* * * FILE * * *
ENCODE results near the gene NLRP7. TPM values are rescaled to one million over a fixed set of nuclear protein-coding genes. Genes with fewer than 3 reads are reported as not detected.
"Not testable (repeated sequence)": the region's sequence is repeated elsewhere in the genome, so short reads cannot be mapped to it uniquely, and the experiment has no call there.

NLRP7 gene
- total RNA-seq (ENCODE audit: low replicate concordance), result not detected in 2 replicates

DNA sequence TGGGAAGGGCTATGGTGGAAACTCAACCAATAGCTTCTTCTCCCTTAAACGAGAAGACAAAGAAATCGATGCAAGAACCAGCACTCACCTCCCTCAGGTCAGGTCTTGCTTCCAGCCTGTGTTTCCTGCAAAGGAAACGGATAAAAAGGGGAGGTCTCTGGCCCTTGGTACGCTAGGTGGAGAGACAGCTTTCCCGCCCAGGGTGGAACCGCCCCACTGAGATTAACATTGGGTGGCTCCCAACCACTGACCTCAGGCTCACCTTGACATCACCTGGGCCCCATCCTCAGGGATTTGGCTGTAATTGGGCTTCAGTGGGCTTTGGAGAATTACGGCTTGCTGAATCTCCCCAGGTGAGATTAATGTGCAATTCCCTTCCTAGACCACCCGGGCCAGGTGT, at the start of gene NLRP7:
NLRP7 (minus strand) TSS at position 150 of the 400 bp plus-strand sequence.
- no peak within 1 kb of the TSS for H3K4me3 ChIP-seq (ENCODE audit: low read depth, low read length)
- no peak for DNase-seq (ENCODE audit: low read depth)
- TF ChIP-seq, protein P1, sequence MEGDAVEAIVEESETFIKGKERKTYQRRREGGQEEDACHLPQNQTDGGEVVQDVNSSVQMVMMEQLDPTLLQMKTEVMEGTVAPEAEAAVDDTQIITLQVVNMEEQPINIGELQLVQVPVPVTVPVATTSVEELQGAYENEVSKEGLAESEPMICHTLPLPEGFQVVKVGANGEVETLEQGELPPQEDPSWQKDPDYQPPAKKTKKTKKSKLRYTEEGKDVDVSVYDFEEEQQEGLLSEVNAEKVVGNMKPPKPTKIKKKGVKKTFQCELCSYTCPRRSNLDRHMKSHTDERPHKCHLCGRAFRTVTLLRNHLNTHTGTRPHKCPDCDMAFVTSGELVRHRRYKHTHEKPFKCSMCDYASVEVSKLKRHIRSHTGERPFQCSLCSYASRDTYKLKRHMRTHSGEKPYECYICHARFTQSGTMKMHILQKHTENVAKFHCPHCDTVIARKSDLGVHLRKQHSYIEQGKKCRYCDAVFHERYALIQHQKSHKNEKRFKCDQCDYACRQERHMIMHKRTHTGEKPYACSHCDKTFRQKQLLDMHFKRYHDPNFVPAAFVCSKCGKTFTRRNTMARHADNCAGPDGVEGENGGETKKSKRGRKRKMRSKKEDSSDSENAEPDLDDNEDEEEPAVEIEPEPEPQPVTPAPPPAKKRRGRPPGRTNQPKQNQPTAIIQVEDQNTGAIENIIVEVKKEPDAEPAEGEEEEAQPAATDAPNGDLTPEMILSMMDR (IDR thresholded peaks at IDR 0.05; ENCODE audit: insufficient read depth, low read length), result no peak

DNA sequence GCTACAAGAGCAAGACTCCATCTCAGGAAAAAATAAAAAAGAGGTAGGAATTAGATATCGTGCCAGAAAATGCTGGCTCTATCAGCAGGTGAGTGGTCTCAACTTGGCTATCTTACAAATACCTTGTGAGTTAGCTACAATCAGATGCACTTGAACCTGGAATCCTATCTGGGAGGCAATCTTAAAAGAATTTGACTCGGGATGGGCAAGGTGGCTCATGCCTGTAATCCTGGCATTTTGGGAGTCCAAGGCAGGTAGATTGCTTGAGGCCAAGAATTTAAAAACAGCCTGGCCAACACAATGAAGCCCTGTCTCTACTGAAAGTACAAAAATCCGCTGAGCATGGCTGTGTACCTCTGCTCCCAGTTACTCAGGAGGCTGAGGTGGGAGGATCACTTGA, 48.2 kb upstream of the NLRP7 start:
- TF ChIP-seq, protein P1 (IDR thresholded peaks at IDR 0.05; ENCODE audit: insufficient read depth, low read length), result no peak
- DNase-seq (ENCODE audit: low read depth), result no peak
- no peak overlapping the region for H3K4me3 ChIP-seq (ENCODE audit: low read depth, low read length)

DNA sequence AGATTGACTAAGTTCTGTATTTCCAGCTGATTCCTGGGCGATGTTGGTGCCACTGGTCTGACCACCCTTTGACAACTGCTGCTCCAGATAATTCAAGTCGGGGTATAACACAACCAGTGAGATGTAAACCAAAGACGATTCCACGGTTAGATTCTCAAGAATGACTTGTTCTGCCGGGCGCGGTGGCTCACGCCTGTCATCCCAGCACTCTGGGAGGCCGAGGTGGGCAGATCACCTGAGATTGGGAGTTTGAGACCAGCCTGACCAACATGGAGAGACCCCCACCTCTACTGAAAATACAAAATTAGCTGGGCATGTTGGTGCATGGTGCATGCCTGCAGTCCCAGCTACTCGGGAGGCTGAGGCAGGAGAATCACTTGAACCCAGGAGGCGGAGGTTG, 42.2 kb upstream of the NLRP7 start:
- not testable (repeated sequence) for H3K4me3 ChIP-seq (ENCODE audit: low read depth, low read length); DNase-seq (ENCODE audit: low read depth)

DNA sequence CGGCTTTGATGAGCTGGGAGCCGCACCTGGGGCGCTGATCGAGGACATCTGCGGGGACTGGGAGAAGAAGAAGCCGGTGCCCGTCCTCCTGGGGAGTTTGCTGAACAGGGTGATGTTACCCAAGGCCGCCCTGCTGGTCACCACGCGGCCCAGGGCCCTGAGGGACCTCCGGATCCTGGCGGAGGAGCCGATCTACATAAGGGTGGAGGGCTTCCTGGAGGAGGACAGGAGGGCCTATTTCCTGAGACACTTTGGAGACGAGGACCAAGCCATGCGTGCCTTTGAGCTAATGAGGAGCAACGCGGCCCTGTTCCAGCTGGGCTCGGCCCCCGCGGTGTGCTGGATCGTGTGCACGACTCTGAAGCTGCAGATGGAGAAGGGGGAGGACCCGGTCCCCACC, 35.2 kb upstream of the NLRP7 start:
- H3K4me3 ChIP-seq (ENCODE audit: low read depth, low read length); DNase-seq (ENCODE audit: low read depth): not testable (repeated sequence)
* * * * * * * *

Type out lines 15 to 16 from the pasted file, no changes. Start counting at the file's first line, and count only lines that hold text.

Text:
- not testable (repeated sequence) for H3K4me3 ChIP-seq (ENCODE audit: low read depth, low read length); DNase-seq (ENCODE audit: low read depth)

DNA sequence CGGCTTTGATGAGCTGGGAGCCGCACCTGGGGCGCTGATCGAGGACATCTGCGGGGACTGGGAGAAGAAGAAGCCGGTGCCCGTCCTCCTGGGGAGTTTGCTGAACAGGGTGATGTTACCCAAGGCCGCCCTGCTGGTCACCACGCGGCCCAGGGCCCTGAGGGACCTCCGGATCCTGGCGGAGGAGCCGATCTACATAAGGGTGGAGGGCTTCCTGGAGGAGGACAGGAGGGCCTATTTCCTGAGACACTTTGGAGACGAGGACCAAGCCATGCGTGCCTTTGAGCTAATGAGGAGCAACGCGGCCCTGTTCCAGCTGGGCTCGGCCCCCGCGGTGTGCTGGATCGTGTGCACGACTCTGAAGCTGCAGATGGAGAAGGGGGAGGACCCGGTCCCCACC, 35.2 kb upstream of the NLRP7 start: